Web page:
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Cheryl Chaffin MFA, Ph.D.
Phone: 831.479.6350
Email: Send a Message
Office Hours: Spring 2018 (this schedule may change to Porter Gulch Review production; any changes will be posted here)

Monday 12:45-1:45 (458B)
Wednesday 12:45-1:45 (458B)
Tuesday 12:40-1:40 (2501)
Thursday 12:40-1:40 (2501)
Location: 458B Aptos (450 Bldg)

Distance EducationEnglishFaculty SenatePuente Project


Cheryl Chaffin MFA, Ph.D.
English Faculty

BA, MFA Writing, Ph.D. Humanities
With Cabrillo College since 2002

Cheryl Chaffin has published essays, poems, and book reviews. Cheryl has an MFA in Writing from Goddard College and a Ph.D. in Humanities from Union Institute and University. She is a professor of English composition, literature, and creative writing. In 2014 she travelled to Poland on fellowship with Auschwitz Jewish Center Fellows. Her book, After Poland: A Memoir Because of Primo Levi, is currently in peer review with University of Illinois Press.


California Acceleration Project (CAP) through BSSOT Grant
Reading Apprenticeship, Campus Coach & Literacy Leadership
Communications Committee, English Department


Cheryl's course schedule Spring 2018: (Jan 29 - May 26)

English 2-3 (102831)
Fully online Canvas classroom


English 2-13
MW 9:30-10:50 a.m Room 317


English 1B-4 (Porter Gulch Review Editorial Staff)
MW 11:10 am - 12:30 pm Room 407


English 1B-5
TTh 11:15 am - 12:35 pm Room 2501

**************************Current Course Offerings (SP18):

English 2 Composition and Critical Thinking Course Focus:

This course is on the writer as thinker. That means both the published writers we will read as well as each student as a burgeoning writer, thinker, critic! In the first part of the course we will study forms of argumentation and rhetorical analysis. The readings for the rhetorical section of the course are provided as (electronic) PDF documents in the Canvas classroom. Please download or view the documents online. I’ve also given you a choice of two articles from which to choose for your first rhetorical analysis paper. Second, we examine autobiographical essays in Readings for Writers: Critical Thought, Ethics, and Autobiography (custom course reader available only at the college bookstore on the Aptos campus), focusing on how the writer uses narrative as a mode of critical thinking. We’ll observe the linkages between creative and critical thinking, and analyze how writers build convincing, thoughtful, rational, even poetic (metaphorical), arguments in their work. Third, students will read Italian Jewish writer Primo Levi’s autobiographical Survival in Auschwitz. In his account, authored in 1946 and successfully published in 1958, the author examines what it means to be human given the existence of and his experience in the World War II German death and labor camps of the Auschwitz-Birkenau and Monowitz camp compounds. As the course concludes, student writers will complete a final thematic paper and short exam.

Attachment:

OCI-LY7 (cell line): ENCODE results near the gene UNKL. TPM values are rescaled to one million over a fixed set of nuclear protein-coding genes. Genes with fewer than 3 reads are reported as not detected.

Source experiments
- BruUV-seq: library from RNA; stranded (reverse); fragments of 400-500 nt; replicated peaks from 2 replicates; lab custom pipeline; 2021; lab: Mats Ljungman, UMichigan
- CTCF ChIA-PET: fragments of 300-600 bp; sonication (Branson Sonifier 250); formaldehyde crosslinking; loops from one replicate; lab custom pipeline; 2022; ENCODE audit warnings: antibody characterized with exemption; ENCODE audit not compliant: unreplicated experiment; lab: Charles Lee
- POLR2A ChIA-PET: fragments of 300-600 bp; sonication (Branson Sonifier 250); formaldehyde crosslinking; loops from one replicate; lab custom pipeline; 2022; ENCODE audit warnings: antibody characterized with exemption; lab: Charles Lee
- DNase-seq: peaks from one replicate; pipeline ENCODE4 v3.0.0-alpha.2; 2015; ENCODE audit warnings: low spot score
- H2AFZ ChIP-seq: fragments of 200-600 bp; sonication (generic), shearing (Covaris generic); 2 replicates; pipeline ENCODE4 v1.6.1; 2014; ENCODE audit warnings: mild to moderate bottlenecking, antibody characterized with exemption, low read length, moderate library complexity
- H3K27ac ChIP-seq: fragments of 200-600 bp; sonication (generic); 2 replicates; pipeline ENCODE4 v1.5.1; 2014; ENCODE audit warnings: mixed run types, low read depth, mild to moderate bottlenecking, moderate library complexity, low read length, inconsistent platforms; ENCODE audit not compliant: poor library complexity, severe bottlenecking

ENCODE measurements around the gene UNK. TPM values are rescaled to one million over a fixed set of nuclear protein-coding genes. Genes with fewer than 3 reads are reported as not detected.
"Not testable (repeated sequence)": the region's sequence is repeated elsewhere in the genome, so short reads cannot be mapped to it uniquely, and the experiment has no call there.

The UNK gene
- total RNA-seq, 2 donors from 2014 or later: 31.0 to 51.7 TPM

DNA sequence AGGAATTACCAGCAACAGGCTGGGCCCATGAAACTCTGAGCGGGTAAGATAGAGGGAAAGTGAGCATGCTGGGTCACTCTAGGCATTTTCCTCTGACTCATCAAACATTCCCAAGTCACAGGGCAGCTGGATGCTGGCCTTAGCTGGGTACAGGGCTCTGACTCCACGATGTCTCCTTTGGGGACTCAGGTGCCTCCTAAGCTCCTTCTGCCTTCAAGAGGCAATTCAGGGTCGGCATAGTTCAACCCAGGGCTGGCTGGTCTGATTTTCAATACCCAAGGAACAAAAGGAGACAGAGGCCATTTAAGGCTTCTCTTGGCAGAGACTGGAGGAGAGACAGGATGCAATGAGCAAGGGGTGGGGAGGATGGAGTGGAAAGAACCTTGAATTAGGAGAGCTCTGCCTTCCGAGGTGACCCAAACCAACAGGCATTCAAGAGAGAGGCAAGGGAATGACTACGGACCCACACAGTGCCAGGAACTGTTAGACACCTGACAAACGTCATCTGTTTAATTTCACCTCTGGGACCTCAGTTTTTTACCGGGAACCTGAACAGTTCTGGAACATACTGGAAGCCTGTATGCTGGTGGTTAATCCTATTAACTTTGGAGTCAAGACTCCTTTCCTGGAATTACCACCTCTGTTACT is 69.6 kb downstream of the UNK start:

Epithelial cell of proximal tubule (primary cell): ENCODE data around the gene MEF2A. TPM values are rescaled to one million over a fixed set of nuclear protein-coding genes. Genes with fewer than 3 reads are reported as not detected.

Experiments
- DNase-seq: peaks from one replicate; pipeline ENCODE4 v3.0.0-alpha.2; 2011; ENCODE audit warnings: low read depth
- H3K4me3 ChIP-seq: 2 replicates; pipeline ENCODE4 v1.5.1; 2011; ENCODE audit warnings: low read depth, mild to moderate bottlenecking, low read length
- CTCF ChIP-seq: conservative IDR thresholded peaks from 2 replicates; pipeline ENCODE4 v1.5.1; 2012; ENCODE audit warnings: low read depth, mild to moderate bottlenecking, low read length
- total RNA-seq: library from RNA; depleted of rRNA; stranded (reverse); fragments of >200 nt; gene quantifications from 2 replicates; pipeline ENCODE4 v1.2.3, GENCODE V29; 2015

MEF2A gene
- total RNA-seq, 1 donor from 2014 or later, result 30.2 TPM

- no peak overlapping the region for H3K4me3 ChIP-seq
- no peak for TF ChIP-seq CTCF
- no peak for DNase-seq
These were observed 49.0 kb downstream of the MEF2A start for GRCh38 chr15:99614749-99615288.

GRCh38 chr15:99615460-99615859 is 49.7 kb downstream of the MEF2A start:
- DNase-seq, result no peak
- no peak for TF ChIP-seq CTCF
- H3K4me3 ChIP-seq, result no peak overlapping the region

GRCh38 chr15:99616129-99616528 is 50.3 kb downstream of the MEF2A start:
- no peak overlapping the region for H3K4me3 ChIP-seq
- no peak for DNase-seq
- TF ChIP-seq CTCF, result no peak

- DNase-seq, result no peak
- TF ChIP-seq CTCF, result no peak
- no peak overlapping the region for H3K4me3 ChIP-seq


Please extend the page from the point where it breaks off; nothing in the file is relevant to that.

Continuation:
ENGL 1B Composition and Literature Focus:

Our class will explore the different genres of literature (poetry, drama, fiction, and nonfiction) as we consider through literature a range of topics essential to the human experience. We will read works by authors from the eighteenth, nineteenth, and twentieth centuries. We will engage close readings of many poems, two plays, several short stories, and a novel to create deep skills or reading and literary analysis.

Introduces literature through reading, writing, and discussion to develop critical and analytical skills; satisfies Humanities and Fine Arts requirement for UC/CSU. Students write a minimum of 6,000 words, focusing on literary interpretation and research. Prerequisite: ENGL 1A/1AMC/1AH/1AMCH. Recommended Preparation: LIBR 10 (may be taken concurrently). Transfer Credit: Transfers to CSU;UC Not open to students who have completed ENGL 1BH/1BMC. C-ID ENGL 120


Porter Gulch Review, Editorial Staff
English 1B: Composition & Literature

In this course, you will be spending the first third of the semester reading submissions from instructors, students, and writers in the wider Santa Cruz/Watsonville community that have been submitted to the Porter Gulch Review. In the second third we will be editing the final selections, formatting them for the publisher, and choosing the artwork. In the final third we will be critiquing books for the online version of PGR, and writing essays about your favorite pieces as well as interviewing the authors for the online version. In a culminating final project, you will create a play, short story, memoir fragment, and/or series of poems.